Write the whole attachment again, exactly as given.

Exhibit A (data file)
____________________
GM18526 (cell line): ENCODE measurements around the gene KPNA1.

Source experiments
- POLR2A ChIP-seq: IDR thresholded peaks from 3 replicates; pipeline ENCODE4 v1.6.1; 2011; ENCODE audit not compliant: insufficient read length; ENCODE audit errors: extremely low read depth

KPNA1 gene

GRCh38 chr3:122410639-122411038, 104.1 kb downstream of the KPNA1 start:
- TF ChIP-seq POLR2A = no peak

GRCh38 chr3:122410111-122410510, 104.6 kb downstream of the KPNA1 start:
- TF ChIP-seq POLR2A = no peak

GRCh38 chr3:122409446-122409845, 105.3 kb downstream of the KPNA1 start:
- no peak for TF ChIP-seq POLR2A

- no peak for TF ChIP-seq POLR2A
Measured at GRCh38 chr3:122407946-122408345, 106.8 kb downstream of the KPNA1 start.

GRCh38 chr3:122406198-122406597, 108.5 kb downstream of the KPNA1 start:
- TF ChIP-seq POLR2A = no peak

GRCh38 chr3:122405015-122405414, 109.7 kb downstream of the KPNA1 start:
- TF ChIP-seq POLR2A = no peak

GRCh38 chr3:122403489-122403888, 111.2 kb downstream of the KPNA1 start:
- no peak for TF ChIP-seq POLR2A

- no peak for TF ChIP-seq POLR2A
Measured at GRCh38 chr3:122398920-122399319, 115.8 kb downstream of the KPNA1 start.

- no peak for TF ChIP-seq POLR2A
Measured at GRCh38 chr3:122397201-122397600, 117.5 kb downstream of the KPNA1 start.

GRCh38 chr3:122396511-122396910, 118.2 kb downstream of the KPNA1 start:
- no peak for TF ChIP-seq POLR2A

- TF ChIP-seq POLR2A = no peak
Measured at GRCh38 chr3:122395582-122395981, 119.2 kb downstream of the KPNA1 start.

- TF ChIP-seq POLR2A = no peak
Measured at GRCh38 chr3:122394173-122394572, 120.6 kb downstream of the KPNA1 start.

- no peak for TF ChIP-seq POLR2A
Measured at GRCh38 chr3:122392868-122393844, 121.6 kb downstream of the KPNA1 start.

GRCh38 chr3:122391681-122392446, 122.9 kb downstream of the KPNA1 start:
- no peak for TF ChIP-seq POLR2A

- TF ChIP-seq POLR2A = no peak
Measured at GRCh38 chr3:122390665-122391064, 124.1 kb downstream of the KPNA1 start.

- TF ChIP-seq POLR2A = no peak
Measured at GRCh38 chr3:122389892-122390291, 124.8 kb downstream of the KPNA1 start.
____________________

GM18526 (cell line): ENCODE measurements around the gene KPNA1.

Source experiments
- POLR2A ChIP-seq: IDR thresholded peaks from 3 replicates; pipeline ENCODE4 v1.6.1; 2011; ENCODE audit not compliant: insufficient read length; ENCODE audit errors: extremely low read depth

KPNA1 gene

GRCh38 chr3:122410639-122411038, 104.1 kb downstream of the KPNA1 start:
- TF ChIP-seq POLR2A = no peak

GRCh38 chr3:122410111-122410510, 104.6 kb downstream of the KPNA1 start:
- TF ChIP-seq POLR2A = no peak

GRCh38 chr3:122409446-122409845, 105.3 kb downstream of the KPNA1 start:
- no peak for TF ChIP-seq POLR2A

- no peak for TF ChIP-seq POLR2A
Measured at GRCh38 chr3:122407946-122408345, 106.8 kb downstream of the KPNA1 start.

GRCh38 chr3:122406198-122406597, 108.5 kb downstream of the KPNA1 start:
- TF ChIP-seq POLR2A = no peak

GRCh38 chr3:122405015-122405414, 109.7 kb downstream of the KPNA1 start:
- TF ChIP-seq POLR2A = no peak

GRCh38 chr3:122403489-122403888, 111.2 kb downstream of the KPNA1 start:
- no peak for TF ChIP-seq POLR2A

- no peak for TF ChIP-seq POLR2A
Measured at GRCh38 chr3:122398920-122399319, 115.8 kb downstream of the KPNA1 start.

- no peak for TF ChIP-seq POLR2A
Measured at GRCh38 chr3:122397201-122397600, 117.5 kb downstream of the KPNA1 start.

GRCh38 chr3:122396511-122396910, 118.2 kb downstream of the KPNA1 start:
- no peak for TF ChIP-seq POLR2A

- TF ChIP-seq POLR2A = no peak
Measured at GRCh38 chr3:122395582-122395981, 119.2 kb downstream of the KPNA1 start.

- TF ChIP-seq POLR2A = no peak
Measured at GRCh38 chr3:122394173-122394572, 120.6 kb downstream of the KPNA1 start.

- no peak for TF ChIP-seq POLR2A
Measured at GRCh38 chr3:122392868-122393844, 121.6 kb downstream of the KPNA1 start.

GRCh38 chr3:122391681-122392446, 122.9 kb downstream of the KPNA1 start:
- no peak for TF ChIP-seq POLR2A

- TF ChIP-seq POLR2A = no peak
Measured at GRCh38 chr3:122390665-122391064, 124.1 kb downstream of the KPNA1 start.

- TF ChIP-seq POLR2A = no peak
Measured at GRCh38 chr3:122389892-122390291, 124.8 kb downstream of the KPNA1 start.